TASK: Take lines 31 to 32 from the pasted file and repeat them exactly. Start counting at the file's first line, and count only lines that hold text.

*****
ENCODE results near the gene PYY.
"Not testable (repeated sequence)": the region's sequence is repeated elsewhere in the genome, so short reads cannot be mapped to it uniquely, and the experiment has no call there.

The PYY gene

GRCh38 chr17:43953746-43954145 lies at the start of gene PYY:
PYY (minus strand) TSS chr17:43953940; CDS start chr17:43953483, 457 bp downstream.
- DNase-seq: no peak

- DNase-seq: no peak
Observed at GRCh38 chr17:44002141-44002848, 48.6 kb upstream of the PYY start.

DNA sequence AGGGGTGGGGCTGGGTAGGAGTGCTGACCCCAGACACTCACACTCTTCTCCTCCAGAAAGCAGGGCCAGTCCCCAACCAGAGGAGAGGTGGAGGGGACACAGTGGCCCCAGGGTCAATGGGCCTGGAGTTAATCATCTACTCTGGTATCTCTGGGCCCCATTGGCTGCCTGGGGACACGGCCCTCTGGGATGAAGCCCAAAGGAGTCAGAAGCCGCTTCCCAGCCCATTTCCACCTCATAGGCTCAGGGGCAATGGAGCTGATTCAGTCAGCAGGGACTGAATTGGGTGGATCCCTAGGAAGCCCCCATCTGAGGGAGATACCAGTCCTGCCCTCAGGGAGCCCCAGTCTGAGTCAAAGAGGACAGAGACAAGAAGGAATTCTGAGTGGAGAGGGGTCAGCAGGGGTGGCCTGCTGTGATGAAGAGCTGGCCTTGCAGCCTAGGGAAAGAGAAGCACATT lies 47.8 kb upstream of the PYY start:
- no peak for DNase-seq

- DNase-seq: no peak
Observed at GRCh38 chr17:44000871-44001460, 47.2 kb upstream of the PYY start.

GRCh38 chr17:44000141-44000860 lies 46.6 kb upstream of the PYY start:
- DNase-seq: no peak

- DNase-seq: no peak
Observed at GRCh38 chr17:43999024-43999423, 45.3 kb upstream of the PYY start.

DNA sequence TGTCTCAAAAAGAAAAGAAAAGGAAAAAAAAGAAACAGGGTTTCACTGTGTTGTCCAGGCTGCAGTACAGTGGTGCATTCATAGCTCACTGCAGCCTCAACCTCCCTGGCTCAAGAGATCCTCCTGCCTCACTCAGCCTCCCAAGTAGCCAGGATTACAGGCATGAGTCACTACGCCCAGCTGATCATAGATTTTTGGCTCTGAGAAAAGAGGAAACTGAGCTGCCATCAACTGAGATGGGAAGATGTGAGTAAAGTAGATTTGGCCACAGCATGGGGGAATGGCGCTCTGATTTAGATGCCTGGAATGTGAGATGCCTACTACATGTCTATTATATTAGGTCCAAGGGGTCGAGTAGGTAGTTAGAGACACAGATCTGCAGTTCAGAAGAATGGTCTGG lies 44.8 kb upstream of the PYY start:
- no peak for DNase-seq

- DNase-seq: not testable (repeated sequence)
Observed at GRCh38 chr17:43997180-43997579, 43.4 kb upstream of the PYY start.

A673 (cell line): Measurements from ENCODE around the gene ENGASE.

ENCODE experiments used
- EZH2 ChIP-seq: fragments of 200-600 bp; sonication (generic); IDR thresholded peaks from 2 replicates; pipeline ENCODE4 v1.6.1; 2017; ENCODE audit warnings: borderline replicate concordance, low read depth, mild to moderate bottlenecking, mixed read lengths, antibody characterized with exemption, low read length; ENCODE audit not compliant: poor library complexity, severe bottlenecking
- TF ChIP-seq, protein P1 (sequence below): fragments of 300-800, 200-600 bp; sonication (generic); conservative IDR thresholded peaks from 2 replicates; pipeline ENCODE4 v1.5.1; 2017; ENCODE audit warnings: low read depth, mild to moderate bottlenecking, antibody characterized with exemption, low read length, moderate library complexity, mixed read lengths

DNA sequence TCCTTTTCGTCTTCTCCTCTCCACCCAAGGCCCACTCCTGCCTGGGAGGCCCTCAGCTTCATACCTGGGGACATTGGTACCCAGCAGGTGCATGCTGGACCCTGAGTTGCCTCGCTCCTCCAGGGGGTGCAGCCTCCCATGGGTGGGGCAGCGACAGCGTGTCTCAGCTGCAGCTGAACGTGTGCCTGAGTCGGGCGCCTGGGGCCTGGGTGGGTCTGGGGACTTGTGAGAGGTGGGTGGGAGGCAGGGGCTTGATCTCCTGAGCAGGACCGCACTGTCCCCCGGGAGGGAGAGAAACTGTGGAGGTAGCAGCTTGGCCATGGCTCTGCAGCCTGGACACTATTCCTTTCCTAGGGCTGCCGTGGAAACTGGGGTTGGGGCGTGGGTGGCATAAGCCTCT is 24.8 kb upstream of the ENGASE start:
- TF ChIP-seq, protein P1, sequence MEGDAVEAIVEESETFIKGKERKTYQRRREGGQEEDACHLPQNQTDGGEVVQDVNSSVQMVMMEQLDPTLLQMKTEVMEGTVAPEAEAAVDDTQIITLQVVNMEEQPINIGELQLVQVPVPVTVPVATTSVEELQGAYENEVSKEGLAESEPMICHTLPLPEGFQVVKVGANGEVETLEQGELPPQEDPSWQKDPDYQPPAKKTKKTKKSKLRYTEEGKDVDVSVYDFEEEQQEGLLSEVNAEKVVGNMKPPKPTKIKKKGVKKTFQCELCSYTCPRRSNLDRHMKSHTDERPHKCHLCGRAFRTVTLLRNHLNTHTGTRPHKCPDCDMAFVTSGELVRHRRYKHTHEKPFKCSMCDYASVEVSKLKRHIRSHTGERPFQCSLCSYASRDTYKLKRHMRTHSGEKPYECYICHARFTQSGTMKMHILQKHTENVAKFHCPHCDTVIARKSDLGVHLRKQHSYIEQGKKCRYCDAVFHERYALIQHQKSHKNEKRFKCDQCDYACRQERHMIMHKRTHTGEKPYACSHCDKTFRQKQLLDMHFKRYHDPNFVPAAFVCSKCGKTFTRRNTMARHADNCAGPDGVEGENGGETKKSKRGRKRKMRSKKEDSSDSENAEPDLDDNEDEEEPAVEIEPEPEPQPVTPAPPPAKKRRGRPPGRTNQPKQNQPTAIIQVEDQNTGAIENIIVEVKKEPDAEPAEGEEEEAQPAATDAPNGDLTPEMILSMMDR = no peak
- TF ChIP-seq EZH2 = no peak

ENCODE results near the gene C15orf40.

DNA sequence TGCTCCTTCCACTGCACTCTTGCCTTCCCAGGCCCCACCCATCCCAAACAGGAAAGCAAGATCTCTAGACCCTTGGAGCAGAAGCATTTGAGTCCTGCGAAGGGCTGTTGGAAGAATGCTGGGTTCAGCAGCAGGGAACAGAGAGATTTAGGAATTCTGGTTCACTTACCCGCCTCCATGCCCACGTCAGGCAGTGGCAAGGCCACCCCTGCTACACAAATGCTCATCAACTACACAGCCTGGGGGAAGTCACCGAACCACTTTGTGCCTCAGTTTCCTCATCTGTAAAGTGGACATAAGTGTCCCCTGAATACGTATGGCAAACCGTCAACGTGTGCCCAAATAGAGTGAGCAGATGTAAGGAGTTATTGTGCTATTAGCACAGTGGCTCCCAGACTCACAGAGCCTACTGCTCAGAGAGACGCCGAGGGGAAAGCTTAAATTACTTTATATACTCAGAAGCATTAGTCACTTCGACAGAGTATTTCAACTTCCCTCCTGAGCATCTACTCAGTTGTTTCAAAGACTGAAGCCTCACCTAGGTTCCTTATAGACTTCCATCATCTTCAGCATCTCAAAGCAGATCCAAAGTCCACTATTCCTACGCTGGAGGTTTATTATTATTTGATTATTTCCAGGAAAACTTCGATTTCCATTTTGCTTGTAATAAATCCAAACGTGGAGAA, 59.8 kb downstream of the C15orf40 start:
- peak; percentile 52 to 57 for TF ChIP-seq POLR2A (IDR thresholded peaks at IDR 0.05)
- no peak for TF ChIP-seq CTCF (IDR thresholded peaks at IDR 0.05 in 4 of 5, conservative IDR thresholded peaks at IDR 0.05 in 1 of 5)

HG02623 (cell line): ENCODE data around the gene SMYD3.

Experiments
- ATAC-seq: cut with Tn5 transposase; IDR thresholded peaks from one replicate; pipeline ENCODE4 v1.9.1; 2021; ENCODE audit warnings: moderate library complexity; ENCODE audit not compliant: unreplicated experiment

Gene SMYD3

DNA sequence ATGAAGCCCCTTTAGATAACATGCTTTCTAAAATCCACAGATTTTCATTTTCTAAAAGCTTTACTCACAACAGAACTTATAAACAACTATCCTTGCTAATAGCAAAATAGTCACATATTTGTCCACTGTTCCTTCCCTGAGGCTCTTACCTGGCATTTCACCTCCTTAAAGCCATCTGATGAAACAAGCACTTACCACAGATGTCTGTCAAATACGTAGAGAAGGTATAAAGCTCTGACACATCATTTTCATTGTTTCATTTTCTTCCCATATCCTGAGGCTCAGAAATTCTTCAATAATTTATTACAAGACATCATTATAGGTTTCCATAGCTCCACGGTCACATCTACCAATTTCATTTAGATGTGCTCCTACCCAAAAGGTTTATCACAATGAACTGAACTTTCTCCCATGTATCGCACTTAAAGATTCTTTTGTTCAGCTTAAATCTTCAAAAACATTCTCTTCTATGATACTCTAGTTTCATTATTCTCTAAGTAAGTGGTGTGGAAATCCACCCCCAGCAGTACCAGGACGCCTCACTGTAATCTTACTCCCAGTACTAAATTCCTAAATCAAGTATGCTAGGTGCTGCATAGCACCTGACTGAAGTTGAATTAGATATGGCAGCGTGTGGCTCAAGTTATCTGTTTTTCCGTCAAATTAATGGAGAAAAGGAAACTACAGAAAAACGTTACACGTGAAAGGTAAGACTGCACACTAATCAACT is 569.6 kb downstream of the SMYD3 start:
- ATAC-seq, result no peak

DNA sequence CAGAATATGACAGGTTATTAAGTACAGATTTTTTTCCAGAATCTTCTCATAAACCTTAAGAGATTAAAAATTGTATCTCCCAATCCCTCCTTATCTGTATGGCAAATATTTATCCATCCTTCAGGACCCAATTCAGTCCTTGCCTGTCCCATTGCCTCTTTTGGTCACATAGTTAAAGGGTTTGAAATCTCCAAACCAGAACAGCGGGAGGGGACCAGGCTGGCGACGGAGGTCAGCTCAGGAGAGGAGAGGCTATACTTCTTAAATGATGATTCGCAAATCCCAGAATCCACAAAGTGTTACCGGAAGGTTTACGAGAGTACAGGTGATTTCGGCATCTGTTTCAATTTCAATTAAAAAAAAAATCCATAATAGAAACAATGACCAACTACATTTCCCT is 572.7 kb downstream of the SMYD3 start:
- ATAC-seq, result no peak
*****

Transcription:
- no peak for TF ChIP-seq CTCF (IDR thresholded peaks at IDR 0.05 in 4 of 5, conservative IDR thresholded peaks at IDR 0.05 in 1 of 5)

HG02623 (cell line): ENCODE data around the gene SMYD3.